If you haven’t yet checked out Bluesource’s new website, take a tour! We would be glad to talk you through our offset, RNG, advisory and pneumatic valve controller replacement products and services. Email Lizzie Aldrich, Vice President of Business Development, at

Hudson Technologies, Inc. (NASDAQ: HDSN), the nation’s largest refrigerant services provider and largest reclaimer of refrigerants, and Bluesource, the nation’s leading carbon offset developer and retailer, announced they are teaming up to scale Greenhouse Gas emission reductions associated with HFC refrigerants.

COVID-19 has created a world of uncertainty in most markets, carbon offsets included. Companies are faced with unknown emissions as some industries ramp down and others ramp up. If this sounds familiar, give us a call; we’re now offering flexible solutions to create more certainty and allow you to continue your sustainability journey, worry-free.



Bluesource and the Center for Climate and Energy Solutions are planning a webinar for January 2021. Register for our webinar list to be the first to receive an invitation.

Past Webinars

Renewable Natural Gas: A Compliance and Voluntary Solution to Lower Greenhouse Gases

SEPTEMBER 29, 2020

Our last webinar hosted with the Green-e Division of the Center for Resource Solutions and M-RETS was an excellent introduction and in-depth discussion of both voluntary and compliance RNG markets, the new certification standard for voluntary RNG and the system to track RNG. See the recording of the webinar here.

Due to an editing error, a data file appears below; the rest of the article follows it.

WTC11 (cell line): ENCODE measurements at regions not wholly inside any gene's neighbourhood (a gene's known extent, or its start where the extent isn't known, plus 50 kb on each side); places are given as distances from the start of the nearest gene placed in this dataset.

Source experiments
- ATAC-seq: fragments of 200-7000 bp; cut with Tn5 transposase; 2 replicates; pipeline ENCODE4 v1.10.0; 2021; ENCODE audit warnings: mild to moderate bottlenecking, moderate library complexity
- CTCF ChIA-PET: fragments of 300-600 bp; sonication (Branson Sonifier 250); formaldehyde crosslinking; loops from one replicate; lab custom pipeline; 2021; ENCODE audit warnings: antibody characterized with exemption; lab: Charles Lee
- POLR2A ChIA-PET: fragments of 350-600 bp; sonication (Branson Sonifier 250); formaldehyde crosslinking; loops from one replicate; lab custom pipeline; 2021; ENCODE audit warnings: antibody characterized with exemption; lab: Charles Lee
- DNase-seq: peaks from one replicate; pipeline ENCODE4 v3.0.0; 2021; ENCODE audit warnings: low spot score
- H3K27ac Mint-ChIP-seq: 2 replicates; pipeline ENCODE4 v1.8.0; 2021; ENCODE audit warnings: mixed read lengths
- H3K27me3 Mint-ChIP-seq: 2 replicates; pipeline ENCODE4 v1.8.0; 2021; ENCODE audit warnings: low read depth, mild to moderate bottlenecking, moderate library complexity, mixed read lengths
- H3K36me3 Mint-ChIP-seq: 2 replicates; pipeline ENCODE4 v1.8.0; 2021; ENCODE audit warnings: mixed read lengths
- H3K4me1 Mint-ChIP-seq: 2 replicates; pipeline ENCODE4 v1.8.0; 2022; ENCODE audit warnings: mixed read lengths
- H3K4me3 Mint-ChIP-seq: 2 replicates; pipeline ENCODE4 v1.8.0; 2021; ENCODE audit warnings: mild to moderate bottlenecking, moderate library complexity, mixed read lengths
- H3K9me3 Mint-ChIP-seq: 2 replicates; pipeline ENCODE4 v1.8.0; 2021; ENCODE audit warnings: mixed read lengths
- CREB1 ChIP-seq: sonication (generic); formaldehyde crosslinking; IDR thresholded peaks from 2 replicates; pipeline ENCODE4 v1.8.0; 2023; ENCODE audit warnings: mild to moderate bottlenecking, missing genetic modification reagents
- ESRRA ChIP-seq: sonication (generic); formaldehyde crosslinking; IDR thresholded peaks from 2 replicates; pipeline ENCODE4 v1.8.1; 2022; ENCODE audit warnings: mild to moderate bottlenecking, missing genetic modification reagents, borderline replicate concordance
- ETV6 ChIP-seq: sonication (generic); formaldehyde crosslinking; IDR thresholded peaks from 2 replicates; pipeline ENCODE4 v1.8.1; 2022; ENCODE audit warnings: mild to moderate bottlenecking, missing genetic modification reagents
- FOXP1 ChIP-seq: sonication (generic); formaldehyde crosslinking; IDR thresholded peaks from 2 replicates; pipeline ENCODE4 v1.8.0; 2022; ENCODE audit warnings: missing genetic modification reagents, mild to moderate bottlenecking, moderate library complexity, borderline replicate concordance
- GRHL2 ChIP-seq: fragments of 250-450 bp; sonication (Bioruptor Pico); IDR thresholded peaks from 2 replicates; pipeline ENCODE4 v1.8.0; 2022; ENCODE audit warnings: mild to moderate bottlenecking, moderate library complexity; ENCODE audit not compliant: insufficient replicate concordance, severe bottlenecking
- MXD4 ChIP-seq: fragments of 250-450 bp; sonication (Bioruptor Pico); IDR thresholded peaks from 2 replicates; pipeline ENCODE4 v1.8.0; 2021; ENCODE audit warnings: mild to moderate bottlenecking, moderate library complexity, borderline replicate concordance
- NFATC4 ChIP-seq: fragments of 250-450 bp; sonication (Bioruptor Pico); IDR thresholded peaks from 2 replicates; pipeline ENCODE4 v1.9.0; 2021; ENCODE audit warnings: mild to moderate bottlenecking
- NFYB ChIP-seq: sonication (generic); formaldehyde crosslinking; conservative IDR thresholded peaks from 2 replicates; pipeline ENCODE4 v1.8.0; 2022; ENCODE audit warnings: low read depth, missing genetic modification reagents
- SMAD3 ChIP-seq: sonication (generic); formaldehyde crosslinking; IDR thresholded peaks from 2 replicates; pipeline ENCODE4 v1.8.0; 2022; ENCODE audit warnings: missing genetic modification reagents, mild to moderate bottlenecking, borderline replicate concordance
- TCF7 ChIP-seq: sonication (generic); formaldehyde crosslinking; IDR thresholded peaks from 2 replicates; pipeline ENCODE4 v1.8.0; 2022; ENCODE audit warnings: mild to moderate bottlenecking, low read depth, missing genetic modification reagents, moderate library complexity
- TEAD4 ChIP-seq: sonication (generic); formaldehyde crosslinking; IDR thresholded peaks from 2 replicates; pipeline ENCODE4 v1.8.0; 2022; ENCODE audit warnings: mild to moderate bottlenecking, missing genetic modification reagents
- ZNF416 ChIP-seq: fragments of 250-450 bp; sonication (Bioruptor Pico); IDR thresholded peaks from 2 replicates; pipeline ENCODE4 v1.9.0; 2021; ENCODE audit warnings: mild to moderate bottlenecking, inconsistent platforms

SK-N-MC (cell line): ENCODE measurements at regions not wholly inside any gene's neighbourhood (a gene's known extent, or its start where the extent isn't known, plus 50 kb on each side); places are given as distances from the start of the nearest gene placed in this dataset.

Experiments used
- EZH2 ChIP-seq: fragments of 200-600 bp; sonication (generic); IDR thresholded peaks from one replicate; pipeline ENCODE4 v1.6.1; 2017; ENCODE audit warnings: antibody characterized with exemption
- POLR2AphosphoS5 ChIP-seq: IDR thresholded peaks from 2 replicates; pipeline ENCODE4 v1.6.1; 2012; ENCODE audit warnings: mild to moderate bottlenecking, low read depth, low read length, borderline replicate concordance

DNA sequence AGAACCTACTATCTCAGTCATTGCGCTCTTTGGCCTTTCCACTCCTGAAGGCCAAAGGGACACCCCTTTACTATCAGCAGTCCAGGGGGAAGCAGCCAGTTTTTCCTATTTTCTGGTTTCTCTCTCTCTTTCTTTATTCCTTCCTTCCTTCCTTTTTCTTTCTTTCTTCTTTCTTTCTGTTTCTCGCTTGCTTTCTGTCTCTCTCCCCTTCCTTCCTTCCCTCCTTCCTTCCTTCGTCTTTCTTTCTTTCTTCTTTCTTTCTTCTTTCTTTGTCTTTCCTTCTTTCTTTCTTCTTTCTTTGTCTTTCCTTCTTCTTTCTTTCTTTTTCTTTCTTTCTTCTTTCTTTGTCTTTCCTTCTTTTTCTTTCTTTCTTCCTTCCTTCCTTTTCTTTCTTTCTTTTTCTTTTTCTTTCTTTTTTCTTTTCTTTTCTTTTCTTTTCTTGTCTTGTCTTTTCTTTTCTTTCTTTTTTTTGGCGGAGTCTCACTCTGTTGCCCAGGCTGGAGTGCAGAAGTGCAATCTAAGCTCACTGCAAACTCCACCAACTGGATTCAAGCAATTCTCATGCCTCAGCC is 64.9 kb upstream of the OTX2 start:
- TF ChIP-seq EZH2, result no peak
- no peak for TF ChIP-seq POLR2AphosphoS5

An Updated Look at COVID-19’s Impact on Environmental Markets


Bluesource, Verra and Bank of America took an in-depth look at how the COVID-19 crisis has affected the demand for offsets from both unregulated corporate buyers and regulated compliance entities. See the recording.


HC_Fuel for Ingenco Engines

Successful Revalidation of Henrico Landfill Gas Combustion Project

While Bluesource has spotlighted many of its forestry projects in past newsletters, it should be noted that we develop projects from over twenty different technology types. We offer customers cost-effective offsets from projects like landfill gas that can be blended with higher-cost forestry projects to create a balanced, blended portfolio of offsets. The Henrico Landfill Gas Combustion Project involves the capture of landfill gas from a small site that is not required under federal or state mandate to capture and destroy the gas. Without the carbon project, the gas would be vented to the atmosphere. Instead, the methane is put to beneficial use in 12 gensets with a total power capacity of 4 MW. This project reached the end of its first 10-year crediting period and successfully passed its rigorous second validation. It is now eligible for another 10 years of offset crediting. Bluesource has also completed or is completing revalidation of two other landfill projects and a wastewater project. Contact Lizzie Aldrich at if you have an interest in landfill gas or other lower-cost industrial gas reductions.


We are closely monitoring the ever-evolving COVID-19 situation and have postponed all travel plans until it is safe. We eagerly await the time when we can meet again in person. Until then, give us a shout via Zoom, Teams or whatever platform you prefer.